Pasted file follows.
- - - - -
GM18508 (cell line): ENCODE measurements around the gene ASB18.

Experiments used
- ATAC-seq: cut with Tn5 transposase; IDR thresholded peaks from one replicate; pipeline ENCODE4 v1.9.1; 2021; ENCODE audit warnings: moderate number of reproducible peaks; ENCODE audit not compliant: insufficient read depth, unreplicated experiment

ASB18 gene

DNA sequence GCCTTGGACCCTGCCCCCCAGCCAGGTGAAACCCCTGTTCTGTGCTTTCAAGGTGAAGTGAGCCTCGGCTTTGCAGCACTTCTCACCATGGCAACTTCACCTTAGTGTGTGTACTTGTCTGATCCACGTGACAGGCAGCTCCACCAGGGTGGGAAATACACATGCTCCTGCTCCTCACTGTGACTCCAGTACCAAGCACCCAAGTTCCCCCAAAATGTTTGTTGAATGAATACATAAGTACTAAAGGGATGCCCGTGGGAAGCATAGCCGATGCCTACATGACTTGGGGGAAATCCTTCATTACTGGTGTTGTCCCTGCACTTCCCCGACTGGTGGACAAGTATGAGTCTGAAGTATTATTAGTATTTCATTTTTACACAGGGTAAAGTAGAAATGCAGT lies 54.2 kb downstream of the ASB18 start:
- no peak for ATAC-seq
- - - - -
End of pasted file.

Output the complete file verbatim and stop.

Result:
GM18508 (cell line): ENCODE measurements around the gene ASB18.

Experiments used
- ATAC-seq: cut with Tn5 transposase; IDR thresholded peaks from one replicate; pipeline ENCODE4 v1.9.1; 2021; ENCODE audit warnings: moderate number of reproducible peaks; ENCODE audit not compliant: insufficient read depth, unreplicated experiment

ASB18 gene

DNA sequence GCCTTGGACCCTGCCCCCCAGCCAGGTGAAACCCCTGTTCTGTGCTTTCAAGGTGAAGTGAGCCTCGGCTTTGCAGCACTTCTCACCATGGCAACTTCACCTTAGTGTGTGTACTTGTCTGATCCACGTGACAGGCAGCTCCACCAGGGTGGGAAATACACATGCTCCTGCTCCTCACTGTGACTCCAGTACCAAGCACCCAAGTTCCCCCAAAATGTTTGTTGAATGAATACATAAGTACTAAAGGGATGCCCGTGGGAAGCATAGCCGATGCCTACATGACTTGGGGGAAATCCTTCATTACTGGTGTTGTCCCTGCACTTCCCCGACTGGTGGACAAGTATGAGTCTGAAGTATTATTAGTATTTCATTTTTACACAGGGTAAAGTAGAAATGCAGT lies 54.2 kb downstream of the ASB18 start:
- no peak for ATAC-seq